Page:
Resolution Addressing Fines, Fees, and Costs in Juvenile Courts [Resolution and Bench Card]

During the National Council of Juvenile Family Court Judges’ (NCJFCJ) 2018 National Conference on Juvenile Justice, the NCJFCJ passed a resolution advocating for the reduction or elimination of fines and fees in juvenile courts. The resolution acknowledges that failure to pay juvenile fines and fees can lead to increased criminal justice involvement, reduced education and employment opportunities, and the entrenchment of poverty, and further recognizes that juvenile courts’ revenue gains from collecting fines and fees are often not much higher than expenditures related to collections. Following these acknowledgments, the resolution makes several specific judicial practice recommendations and statements of support.

The resolution was published alongside a judicial bench card that outlines types of financial obligations that youth and families may encounter in juvenile and family court, details the impacts of those obligations, and explains how judges can address fines and fees in their own courtrooms. The bench card includes several practice recommendations for juvenile and family court judges.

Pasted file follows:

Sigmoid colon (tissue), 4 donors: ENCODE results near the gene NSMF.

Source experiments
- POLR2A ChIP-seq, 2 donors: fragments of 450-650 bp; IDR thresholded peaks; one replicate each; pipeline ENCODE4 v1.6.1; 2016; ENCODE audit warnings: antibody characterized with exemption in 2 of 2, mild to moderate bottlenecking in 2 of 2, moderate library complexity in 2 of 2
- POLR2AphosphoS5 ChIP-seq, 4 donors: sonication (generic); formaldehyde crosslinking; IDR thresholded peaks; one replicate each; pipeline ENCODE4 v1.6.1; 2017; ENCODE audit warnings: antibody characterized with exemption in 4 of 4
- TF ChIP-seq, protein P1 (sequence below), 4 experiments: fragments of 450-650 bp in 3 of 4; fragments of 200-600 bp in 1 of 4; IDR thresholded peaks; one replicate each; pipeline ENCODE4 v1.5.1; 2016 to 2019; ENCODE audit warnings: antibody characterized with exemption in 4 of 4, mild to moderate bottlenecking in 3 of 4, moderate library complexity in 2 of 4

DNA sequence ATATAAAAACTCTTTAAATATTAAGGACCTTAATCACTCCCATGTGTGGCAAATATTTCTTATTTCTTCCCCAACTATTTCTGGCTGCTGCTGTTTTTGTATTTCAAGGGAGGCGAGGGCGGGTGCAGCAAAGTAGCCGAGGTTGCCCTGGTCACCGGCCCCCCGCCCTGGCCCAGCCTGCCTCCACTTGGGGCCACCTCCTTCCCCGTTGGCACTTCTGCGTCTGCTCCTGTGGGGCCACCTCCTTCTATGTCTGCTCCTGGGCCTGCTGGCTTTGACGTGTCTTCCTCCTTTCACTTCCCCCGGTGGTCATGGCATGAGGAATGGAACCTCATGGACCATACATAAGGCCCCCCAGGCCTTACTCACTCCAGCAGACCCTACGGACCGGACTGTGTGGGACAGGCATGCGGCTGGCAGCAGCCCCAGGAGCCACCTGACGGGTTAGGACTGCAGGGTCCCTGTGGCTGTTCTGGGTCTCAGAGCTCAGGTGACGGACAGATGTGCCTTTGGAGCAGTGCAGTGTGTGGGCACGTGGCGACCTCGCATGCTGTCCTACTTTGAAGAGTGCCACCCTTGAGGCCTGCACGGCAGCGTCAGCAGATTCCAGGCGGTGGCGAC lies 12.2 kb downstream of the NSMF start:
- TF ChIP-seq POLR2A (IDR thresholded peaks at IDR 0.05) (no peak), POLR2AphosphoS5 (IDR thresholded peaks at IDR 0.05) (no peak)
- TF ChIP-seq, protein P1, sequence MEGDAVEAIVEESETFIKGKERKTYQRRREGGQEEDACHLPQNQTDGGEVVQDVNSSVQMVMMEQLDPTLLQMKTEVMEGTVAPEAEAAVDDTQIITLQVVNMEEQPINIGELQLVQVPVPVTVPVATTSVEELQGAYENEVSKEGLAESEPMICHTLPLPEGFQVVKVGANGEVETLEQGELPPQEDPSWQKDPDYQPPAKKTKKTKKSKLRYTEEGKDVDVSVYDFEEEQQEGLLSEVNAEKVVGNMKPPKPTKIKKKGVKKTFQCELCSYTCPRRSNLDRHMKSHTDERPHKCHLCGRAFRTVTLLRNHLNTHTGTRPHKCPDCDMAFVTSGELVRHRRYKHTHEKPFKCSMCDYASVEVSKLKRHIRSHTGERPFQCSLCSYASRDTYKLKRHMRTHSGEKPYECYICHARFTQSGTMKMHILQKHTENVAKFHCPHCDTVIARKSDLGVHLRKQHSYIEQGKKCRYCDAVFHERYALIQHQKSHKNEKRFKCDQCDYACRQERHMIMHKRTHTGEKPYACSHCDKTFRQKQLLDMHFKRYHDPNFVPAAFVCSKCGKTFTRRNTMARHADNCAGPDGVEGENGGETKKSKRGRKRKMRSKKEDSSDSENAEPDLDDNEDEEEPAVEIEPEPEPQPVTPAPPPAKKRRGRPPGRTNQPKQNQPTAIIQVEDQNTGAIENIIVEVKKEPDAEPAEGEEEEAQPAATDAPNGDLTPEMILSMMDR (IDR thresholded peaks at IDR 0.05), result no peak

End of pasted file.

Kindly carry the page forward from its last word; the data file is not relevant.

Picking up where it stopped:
You can read the full text of the resolution here, and the full text of the bench card here.

  • Indigence determinations should be abolished in youth cases – counsel should be appointed regardless of family income. Accordingly, counsel fees should also be abolished.
  • Do not impose probation fees or fees for out of home placement upon youth and families.
  • Do not impose fines or fees on youth and families. Presume that youth are unable to pay.
  • Do not condition access to a judicial hearing on the prepayment of fees.
  • Do not incarcerate or detain people for nonpayment of fines and fees.
  • Order community service in lieu of restitution only in ways that promote positive youth development and help youth build skills that will provide for long-term success in the community and workforce. Ensure any community service ordered is limited in duration and does not prevent the youth from engaging in pro-social activities, school, and employment.
National Council of Juvenile Family Court Judges